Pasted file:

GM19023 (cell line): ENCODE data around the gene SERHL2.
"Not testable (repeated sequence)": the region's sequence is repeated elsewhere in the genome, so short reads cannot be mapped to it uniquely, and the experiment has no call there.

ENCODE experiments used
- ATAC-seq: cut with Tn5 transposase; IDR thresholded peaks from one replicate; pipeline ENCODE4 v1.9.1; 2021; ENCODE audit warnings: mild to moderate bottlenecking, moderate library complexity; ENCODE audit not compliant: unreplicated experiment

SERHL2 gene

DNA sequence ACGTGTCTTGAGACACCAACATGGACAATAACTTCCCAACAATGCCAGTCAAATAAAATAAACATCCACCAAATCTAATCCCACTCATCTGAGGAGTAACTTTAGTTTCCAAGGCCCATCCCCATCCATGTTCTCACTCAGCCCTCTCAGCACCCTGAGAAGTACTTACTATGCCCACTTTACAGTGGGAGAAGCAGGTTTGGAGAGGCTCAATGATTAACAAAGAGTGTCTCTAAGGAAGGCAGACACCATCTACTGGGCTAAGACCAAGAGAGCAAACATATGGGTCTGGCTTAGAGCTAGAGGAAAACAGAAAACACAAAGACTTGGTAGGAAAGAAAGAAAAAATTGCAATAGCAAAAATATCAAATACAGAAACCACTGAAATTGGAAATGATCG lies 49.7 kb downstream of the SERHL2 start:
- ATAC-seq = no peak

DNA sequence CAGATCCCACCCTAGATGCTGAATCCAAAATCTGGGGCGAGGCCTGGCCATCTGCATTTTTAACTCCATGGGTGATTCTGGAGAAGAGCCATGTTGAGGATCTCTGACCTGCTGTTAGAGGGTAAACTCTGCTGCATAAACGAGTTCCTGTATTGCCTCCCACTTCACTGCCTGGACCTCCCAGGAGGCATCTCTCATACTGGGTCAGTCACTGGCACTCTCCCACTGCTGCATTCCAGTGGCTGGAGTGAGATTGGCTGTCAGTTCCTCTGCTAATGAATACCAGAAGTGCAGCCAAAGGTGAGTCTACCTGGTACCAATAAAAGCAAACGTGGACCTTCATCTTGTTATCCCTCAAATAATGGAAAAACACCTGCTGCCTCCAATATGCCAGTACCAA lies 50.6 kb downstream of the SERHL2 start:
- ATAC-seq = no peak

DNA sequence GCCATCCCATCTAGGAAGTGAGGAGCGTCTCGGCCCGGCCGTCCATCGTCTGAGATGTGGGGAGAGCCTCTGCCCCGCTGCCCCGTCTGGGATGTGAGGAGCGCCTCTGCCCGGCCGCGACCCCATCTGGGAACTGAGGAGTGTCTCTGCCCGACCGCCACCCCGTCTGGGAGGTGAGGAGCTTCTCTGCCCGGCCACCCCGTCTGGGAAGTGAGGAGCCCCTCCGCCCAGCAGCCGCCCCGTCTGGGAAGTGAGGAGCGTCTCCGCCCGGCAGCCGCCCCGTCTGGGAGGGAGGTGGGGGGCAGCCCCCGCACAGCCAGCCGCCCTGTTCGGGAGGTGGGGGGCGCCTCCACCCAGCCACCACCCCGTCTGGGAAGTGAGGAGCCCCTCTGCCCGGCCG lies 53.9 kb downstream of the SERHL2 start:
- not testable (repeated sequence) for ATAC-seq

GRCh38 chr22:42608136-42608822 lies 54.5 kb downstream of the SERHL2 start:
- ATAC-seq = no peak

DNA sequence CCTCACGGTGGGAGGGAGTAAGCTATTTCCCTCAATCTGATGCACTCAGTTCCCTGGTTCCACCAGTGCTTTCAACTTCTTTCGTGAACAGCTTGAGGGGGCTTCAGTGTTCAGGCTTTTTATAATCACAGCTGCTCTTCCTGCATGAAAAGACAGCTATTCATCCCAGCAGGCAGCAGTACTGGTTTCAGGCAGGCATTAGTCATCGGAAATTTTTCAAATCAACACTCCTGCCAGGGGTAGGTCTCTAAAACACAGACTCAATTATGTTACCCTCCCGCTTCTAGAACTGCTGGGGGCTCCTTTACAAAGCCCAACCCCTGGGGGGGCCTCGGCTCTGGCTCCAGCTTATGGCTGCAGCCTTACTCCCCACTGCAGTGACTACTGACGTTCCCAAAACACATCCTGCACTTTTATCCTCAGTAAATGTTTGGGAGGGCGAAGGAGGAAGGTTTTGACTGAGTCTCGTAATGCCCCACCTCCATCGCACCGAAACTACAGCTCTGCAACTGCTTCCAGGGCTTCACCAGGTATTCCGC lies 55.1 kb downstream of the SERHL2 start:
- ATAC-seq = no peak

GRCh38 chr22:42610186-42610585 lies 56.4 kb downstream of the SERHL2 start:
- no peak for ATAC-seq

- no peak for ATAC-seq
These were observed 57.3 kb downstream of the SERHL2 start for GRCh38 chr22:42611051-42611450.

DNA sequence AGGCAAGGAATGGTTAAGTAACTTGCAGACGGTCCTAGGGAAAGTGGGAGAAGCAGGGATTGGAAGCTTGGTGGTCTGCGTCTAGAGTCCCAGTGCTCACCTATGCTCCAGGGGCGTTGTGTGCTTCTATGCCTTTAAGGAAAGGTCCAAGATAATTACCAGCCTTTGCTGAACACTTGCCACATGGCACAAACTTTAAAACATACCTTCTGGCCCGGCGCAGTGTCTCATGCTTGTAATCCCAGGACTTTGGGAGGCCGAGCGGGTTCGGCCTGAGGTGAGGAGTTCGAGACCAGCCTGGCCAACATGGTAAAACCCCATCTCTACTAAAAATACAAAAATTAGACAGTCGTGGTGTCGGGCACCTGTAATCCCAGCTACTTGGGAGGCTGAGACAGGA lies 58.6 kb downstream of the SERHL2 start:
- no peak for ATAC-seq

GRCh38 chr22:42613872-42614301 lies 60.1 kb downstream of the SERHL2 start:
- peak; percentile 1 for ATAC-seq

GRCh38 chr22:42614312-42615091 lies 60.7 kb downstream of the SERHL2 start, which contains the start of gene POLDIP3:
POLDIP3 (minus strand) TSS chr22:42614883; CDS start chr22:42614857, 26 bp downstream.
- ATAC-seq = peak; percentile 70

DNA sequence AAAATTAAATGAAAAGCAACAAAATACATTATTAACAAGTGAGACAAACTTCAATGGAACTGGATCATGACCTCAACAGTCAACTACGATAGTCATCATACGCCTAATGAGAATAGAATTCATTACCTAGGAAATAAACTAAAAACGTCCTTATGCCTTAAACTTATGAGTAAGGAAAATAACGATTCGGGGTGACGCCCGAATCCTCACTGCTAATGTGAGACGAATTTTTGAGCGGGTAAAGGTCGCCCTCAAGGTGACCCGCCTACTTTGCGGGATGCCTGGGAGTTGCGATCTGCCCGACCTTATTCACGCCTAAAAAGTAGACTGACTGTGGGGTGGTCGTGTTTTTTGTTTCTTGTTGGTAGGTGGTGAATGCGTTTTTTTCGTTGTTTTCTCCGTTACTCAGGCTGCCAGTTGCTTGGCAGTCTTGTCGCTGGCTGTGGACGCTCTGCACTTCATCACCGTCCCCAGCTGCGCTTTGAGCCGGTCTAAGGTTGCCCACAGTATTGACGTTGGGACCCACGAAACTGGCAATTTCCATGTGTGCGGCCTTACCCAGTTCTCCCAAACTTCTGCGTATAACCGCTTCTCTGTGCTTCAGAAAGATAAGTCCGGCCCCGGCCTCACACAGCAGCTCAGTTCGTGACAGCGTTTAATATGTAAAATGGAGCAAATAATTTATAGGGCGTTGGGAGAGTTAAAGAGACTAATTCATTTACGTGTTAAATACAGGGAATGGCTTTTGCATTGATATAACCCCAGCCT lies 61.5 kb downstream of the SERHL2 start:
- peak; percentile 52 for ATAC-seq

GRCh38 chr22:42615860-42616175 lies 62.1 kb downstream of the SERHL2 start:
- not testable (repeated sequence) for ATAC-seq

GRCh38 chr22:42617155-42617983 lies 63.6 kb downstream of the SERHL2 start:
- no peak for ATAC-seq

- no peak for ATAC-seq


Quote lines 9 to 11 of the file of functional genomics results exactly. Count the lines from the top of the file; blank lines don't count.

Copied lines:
- ATAC-seq = no peak

DNA sequence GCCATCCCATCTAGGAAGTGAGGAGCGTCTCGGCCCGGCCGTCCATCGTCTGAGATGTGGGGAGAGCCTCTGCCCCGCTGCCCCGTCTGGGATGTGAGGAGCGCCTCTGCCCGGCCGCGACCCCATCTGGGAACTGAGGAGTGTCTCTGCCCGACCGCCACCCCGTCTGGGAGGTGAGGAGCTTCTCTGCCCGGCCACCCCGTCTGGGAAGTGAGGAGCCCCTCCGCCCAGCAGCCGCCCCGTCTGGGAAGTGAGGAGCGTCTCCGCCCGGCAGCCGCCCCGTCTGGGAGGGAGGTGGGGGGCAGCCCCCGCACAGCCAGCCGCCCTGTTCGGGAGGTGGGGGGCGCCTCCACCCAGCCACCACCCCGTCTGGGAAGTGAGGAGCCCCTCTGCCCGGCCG lies 53.9 kb downstream of the SERHL2 start:
- not testable (repeated sequence) for ATAC-seq